Lockdowns and depression
Did restrictions on mobility during the COVID-19 pandemic lead to a decline in mental health?
The COVID-19 pandemic has taken a toll on mental health. At the height of the pandemic, the share of Americans reporting symptoms of depression and anxiety rose to nearly 40 percent, compared to 11 percent in early 2019.
A contributing factor may be the social isolation caused by restrictions on movement, especially in countries with strict lockdown policies, according to a paper in the American Economic Journal: Applied Economics. Authors Onur Altindag, Bilge Erten, and Pinar Keskin found that age-specific curfews in Turkey were directly tied to worsening mental health.
In March 2020, the Turkish government imposed a strict stay-at-home order for people 65 and older. While it was relaxed somewhat over time, the curfew remained in effect until June 2020. The authorities imposed severe financial penalties on those who failed to comply, and as a result, many people significantly reduced the time they spent outside their homes.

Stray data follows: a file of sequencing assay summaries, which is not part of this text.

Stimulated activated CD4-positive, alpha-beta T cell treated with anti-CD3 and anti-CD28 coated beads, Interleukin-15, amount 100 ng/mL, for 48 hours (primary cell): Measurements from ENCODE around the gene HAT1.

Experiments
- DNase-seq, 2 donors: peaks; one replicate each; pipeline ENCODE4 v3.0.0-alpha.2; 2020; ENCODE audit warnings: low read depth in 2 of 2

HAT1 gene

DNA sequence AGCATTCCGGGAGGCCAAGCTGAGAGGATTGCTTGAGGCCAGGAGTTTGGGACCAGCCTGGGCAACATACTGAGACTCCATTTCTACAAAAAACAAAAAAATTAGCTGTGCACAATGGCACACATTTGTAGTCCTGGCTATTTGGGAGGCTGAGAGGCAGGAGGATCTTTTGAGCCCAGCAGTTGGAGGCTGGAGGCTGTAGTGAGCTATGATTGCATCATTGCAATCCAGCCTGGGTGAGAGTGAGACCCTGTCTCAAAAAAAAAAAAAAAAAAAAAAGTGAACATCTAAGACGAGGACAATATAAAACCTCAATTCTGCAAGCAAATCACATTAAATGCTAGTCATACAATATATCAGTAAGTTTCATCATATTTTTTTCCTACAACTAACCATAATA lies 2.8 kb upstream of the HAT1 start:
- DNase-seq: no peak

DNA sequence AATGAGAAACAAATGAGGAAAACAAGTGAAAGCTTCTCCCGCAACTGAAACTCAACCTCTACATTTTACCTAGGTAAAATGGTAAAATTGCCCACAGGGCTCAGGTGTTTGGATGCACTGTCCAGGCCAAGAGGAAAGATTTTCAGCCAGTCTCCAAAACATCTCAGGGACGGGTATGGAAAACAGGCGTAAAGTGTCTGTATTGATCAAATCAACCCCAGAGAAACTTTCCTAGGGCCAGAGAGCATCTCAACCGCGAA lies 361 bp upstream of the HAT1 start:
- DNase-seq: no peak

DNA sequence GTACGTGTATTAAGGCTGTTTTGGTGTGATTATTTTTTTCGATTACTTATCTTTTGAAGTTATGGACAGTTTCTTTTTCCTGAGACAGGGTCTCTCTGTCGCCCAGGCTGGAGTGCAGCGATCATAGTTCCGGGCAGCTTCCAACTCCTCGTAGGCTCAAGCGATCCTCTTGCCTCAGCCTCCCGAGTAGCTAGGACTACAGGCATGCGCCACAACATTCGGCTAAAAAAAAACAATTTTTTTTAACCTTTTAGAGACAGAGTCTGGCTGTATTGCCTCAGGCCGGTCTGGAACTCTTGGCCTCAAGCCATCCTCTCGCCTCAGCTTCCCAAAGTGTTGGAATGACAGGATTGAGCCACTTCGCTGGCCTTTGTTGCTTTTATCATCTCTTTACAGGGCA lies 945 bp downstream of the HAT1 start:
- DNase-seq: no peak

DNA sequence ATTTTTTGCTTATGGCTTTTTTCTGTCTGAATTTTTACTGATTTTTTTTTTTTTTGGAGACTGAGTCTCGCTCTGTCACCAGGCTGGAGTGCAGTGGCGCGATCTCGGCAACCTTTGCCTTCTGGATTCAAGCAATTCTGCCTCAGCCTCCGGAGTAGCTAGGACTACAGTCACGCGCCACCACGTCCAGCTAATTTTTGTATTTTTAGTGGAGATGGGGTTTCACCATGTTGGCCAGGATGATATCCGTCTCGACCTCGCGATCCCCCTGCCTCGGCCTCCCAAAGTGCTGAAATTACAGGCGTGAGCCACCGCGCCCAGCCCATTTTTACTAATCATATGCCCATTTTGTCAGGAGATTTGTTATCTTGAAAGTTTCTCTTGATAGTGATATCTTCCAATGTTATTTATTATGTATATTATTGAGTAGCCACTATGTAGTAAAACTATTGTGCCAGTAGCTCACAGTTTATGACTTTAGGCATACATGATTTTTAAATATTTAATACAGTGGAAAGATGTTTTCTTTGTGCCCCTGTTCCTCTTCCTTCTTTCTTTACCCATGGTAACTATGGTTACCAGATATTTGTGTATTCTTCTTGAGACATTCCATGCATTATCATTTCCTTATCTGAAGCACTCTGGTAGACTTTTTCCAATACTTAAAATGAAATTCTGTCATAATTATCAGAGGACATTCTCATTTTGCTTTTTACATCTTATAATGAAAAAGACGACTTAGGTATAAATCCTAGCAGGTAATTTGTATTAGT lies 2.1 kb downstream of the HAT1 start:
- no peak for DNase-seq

Panels A and B of Figure 3 from the authors’ paper show how indicators of mental distress jumped significantly for senior citizens affected by the curfew.
Panels A and B of Figure 3 from Altindag et al. (2022)
Panel A plots an index of mental distress outcomes—including poor concentration, suicidal thoughts, digestive problems, and other symptoms of anxiety and depression. Panel B plots an index of somatic symptoms, which includes only physical signs of anxiety and depression. The vertical line in each panel indicates the binding age cutoff for the curfew, December 1955.
Comparing those just under the cutoff to those just above it, the authors found that the curfew worsened both mental health indices by approximately 0.2 standard deviations.
While restrictions on movement may be necessary to stop the spread of deadly diseases like COVID-19, the researchers' work helps quantify the costs of the social isolation associated with it.
“Mental Health Costs of Lockdowns: Evidence from Age-Specific Curfews in Turkey” appears in the April 2022 issue of the American Economic Journal: Applied Economics.